At the time of Christopher Columbus’ arrival in 1492 on the Bahamian island of Guanahani (now known as San Salvador), he saw the Tano people, who he described in writings as ″as frightened as if they had just been born.″ The Tano possessed intricate hierarchical religious, political, and social institutions, all of which were interconnected.
To Columbus, the idea that he had discovered previously undiscovered places was virtually incomprehensible.His epoch was characterized by a deep belief in the fullness of human knowledge, which he shared with other Europeans of his day.As a result, everything he observed was assimilated into his previous worldview, and Native Americans were relegated to the status of ″Indians,″ much to the delight of most Europeans.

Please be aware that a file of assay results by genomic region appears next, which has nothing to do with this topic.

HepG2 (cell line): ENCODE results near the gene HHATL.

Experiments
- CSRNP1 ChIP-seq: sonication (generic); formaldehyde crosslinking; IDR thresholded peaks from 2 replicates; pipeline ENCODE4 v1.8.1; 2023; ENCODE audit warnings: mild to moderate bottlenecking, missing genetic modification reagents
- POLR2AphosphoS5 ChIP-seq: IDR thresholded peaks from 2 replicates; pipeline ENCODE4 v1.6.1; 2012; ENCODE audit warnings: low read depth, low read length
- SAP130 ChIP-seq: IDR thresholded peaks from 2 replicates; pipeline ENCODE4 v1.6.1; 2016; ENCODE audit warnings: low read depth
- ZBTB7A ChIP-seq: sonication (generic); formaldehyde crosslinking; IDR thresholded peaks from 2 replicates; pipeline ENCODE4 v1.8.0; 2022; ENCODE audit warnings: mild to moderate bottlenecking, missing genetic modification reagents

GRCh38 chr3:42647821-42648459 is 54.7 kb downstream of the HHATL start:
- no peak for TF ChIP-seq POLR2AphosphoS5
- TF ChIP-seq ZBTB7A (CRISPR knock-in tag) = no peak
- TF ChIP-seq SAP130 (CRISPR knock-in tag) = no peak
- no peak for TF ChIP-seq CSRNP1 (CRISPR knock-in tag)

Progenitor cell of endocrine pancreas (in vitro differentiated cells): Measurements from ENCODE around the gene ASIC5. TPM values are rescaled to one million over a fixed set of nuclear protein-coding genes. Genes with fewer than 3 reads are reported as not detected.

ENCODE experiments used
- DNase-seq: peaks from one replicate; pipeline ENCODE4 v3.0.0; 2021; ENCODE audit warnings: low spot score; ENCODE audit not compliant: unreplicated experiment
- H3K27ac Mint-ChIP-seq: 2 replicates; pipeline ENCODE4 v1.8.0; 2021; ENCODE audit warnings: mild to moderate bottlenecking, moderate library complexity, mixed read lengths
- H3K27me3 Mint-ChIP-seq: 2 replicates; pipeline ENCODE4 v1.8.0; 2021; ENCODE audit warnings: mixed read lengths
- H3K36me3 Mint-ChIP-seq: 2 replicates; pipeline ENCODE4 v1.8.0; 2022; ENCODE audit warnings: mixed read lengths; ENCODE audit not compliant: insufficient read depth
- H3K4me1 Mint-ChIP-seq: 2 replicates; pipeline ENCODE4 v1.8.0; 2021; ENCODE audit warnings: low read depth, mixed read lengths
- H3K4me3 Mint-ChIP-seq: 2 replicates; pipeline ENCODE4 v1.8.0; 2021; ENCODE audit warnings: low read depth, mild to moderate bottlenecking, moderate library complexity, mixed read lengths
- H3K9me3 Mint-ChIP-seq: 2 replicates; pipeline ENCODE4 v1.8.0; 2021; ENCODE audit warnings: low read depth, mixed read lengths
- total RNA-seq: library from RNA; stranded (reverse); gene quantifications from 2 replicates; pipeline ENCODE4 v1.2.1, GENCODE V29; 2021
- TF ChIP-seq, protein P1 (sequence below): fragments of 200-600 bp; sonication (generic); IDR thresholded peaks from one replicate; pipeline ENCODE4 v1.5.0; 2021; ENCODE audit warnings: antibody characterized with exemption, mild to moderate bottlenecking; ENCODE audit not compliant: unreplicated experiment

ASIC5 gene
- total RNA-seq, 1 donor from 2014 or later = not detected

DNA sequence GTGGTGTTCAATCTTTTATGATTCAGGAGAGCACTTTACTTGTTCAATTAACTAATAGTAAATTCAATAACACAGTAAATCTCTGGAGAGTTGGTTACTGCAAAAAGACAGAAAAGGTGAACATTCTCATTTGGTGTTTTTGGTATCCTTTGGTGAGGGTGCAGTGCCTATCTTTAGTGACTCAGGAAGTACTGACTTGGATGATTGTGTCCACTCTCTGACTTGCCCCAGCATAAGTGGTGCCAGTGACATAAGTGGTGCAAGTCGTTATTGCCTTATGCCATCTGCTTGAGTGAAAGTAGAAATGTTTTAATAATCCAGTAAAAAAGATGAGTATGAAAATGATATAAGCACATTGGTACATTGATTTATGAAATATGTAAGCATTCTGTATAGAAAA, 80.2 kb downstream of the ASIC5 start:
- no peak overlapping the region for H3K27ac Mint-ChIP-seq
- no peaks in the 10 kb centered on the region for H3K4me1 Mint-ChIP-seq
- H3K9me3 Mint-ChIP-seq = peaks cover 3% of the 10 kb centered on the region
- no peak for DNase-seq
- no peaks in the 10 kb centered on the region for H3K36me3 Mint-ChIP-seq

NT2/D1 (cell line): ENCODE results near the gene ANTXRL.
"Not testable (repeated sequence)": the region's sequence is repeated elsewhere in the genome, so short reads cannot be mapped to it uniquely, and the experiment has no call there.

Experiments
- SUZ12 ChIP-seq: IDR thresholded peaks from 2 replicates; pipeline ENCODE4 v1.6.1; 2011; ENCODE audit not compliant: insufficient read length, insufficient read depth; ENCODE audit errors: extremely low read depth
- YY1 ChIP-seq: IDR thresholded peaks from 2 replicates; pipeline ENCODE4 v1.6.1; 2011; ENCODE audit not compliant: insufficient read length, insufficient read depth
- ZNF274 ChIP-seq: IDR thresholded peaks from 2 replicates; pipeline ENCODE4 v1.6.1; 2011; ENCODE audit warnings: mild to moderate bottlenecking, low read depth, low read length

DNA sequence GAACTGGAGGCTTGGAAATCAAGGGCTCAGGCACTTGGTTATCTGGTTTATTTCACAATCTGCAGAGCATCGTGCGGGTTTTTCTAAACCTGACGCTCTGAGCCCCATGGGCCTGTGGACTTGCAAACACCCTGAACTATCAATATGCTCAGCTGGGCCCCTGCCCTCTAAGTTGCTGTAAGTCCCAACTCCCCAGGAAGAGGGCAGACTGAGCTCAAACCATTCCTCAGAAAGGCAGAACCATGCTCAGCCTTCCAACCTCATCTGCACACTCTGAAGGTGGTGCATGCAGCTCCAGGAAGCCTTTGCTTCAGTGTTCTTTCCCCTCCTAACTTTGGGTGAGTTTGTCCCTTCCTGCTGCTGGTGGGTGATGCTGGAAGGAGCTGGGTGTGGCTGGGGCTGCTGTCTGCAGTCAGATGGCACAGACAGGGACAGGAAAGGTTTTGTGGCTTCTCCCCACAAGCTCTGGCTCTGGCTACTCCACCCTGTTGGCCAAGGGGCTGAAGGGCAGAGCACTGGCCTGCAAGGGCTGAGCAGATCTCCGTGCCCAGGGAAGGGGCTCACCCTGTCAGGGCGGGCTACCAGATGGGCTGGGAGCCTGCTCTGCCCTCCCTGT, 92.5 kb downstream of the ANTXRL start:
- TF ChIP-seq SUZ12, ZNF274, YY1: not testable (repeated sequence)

The first port of call was San Salvador. The first sighting of land was made on October 12 by Rodrigo de Triana, a sailor aboard the Pinta. As a result of Columbus’s allegation that he had seen some form of light or aura before Triana, he was allowed to keep the award he had offered to the person who discovered land first.
Taino and Columbus meet in AD 1492; the ″New World″ is infected with new illnesses. The Lucayan Tanos, who lived in what are now known as the Bahamas and the Turks and Caicos Islands when Christopher Columbus landed in 1492, are shown in this European painting. Native peoples and their customs were not accurately represented in such portrayals, which was common of the time.
The next year, after his first journey to the Americas, Christopher Columbus wrote, ″They believe very strongly that I, with these ships and people, arrived from the sky.″ ″They believe very firmly,″ he said.4 In their first contacts with Europeans, other indigenous peoples reacted in ways that were comparable to these.Columbus and other Europeans had their own illusions about the American continent.